“But a Samaritan, as he journeyed, came to where he was, and when he saw him, he had compassion. He went to him and bound up his wounds, pouring on oil and wine. Then he set him on his own animal and brought him to an inn and took care of him. And the next day he took out two denarii and gave them to the innkeeper, saying, ‘Take care of him, and whatever more you spend, I will repay you when I come back.’ Which of these three, do you think, proved to be a neighbor to the man who fell among the robbers?” He said, “The one who showed him mercy.” And Jesus said to him, “You go, and do likewise.” Luke 10:33-37
In the Coffee household, we have been on our usual Christmas steady fare of Christmas movies. Christmas, it seems, is such an enormous cultural event, Hollywood just cannot make enough “Christmas miracle” movies. It’s a standard template: there is a hero (or a heroine) who is flawed and relatable in some fashion and who does not believe in the magic of Christmas. Enter conflict (or an antagonist or dire circumstances or a hilarious parade of unforeseeable events) and there is an ensuing struggle. Finally, there is a Christmas miracle and our hero is saved and now believes in the magic of Christmas.
This year, my attention has been grabbed by how the church is portrayed in these Hollywood versions of Christmas (if it is portrayed at all). It seems to me that, more often than not, the church is portrayed as a bit silly and irrelevant and disconnected from anything, well… normal. I don’t know, but I strongly suspect these portrayals betray the writers’ own stories about their church experiences growing up. …
Suddenly there was such a violent earthquake that the foundations of the prison were shaken. At once all the prison doors flew open, and everyone’s chains came loose. Acts 16:26
I’m intrigued by this story in Acts 16, not only because Paul and Silas did not leave through the open door of their jail cell, but also because they were apparently able to convince all of the other prisoners to stay as well. Just a few chapters earlier, Peter left jail under similar circumstances (I know, I know, he had an angel directing him to leave and that is definitely a distinguishing feature!), and I cannot help but wonder if I might not have interpreted an earthquake and chains miraculously falling off me as a sign from God that I should leave!
I think there is a lesson here for the church. Discerning God’s direction for a church is never quite as simple as walking through every door that seems to miraculously open…never merely a matter of seeing God in isolated circumstances. That is true because, as it turns out, there is usually more than one possible interpretation of circumstances! The danger in discerning God’s will in that case is that we all tend to see what we want to see.
What about the scenario where a wealthy church member walks in and agrees to write a check to cover some dream the pastor has always had? Is that necessarily God speaking? What if your church has prayed and asked God to pave the way for a relocation and someone leaves the church a large tract of land in their estate? Is that God saying “move”? If the pastor has always dreamed of starting a half-way house ministry in the house the church owns, and the city planning …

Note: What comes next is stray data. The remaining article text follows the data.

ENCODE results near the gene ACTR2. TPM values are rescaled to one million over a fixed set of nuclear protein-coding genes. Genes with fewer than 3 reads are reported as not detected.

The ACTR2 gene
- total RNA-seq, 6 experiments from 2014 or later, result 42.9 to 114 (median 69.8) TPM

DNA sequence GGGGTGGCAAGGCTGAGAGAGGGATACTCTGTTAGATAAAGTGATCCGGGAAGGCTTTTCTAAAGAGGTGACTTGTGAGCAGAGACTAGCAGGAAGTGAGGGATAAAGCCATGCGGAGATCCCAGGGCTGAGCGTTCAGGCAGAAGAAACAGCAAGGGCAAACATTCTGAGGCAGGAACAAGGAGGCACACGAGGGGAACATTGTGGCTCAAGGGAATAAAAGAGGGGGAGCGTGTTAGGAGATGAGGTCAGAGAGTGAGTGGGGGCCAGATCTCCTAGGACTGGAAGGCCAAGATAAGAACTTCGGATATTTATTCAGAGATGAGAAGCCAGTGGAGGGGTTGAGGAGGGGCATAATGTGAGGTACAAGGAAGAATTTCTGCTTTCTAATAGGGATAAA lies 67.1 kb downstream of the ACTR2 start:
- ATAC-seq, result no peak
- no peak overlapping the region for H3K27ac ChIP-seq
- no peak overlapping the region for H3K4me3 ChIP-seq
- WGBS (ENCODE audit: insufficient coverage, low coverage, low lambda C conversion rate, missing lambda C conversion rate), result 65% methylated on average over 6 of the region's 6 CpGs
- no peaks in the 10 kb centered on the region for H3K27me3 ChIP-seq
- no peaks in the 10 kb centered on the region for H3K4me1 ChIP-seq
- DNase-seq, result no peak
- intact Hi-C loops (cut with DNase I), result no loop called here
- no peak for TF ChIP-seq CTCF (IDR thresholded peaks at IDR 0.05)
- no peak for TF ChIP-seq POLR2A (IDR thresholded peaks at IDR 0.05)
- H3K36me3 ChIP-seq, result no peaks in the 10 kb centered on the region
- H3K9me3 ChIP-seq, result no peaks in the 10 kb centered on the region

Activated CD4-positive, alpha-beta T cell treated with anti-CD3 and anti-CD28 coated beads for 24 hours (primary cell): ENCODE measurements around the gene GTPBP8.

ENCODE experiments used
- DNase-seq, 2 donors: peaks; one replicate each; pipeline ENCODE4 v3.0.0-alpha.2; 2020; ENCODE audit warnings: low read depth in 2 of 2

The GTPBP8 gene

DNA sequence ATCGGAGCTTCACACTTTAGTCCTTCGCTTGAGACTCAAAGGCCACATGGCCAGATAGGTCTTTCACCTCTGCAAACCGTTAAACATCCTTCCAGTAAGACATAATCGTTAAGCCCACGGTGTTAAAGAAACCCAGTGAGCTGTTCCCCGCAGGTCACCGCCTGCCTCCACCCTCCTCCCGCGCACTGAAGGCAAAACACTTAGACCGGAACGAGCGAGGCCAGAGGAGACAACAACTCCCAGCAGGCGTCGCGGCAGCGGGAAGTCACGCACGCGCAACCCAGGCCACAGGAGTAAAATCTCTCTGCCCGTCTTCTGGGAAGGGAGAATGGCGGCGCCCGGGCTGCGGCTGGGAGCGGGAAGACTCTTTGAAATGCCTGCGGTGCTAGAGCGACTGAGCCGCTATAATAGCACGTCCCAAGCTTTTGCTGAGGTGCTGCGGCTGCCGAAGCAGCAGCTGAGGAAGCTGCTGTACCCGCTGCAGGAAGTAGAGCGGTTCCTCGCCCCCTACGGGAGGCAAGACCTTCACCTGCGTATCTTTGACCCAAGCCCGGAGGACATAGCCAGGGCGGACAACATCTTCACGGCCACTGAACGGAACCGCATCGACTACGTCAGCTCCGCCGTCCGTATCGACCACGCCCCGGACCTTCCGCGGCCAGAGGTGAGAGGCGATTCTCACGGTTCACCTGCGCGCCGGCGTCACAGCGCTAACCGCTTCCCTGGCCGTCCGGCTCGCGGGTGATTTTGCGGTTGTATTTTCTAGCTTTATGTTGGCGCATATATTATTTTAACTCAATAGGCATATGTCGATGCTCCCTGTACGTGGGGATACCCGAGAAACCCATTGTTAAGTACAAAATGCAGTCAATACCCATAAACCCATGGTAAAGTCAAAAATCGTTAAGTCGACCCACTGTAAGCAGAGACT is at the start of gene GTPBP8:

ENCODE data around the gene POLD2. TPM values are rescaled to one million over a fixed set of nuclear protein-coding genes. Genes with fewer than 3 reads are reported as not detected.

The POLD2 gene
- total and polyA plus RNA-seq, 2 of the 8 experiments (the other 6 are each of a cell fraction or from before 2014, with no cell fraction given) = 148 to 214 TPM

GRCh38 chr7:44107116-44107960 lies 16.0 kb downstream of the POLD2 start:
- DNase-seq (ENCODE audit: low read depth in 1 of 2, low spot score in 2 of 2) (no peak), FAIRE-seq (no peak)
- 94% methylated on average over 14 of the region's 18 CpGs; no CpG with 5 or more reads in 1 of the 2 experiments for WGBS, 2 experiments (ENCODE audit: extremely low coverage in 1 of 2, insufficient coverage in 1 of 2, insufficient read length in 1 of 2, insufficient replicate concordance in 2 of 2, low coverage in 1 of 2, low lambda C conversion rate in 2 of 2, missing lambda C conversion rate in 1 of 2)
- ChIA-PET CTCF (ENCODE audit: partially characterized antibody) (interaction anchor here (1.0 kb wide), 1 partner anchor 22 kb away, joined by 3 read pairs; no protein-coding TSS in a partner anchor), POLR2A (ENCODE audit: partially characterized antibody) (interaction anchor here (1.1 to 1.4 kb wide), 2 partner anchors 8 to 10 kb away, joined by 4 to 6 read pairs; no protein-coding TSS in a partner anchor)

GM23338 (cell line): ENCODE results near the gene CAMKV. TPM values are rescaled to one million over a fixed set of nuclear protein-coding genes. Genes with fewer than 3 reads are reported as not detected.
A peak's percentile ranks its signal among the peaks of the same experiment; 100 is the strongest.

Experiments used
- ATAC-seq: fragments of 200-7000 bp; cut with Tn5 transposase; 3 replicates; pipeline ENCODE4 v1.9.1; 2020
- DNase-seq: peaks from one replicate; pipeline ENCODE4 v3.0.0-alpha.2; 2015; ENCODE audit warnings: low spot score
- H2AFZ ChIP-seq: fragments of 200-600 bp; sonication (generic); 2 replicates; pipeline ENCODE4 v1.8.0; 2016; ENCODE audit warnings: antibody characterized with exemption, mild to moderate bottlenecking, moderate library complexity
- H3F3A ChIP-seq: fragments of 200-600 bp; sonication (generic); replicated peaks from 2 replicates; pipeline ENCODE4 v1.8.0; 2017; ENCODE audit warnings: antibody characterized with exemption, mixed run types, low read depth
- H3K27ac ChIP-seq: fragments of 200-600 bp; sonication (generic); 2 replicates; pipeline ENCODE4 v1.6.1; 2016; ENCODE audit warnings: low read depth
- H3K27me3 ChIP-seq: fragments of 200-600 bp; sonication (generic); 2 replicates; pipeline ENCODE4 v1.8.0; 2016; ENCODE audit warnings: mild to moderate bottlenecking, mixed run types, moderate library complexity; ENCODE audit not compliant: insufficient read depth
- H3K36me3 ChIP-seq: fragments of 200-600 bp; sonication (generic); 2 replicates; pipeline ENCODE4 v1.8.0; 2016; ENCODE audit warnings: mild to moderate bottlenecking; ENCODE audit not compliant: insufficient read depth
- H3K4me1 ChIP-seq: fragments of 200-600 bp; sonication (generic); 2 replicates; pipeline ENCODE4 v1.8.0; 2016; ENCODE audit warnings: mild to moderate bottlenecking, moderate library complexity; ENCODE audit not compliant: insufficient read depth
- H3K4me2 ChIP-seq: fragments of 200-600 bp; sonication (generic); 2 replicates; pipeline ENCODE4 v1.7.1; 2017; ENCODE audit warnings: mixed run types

And he directed the people to sit down on the grass. Taking the five loaves and the two fish and looking up to heaven, he gave thanks and broke the loaves. Then he gave them to the disciples, and the disciples gave them to the people. They all ate and were satisfied, and the disciples picked up twelve basketfuls of broken pieces that were left over. The number of those who ate was about five thousand men, besides women and children. Matthew 14:19-21
Jesus did not take an institutional approach to ministry. He did not survey the neighborhood to determine what the physical needs were then implement a task force to study those needs and to plan the infrastructure of an organization that might be able to meet those needs and then go looking for funding for that organization and then go looking for the right people to fill the various positions in that organization. Jesus did not do strategic planning to set specific goals and objectives for his ministry over a one-year, five-year and ten-year plan.
However, I do think Jesus operated according to God-inspired vision. In the case referenced in Matthew 14 above, I believe Jesus recognized the hunger of the crowd and immediately developed a God-sized vision of what could be…of what should be…and of what would be. And I believe he had one goal in mind…changing lives. I do not think that merely feeding the people was his goal. I also do not believe he had any goals regarding the number of people he wished to reach with this miracle. Rather, I believe he wanted to change their lives AND change the lives of the disciples who helped Him. His “vision” for that ministry was far greater than just getting a little food …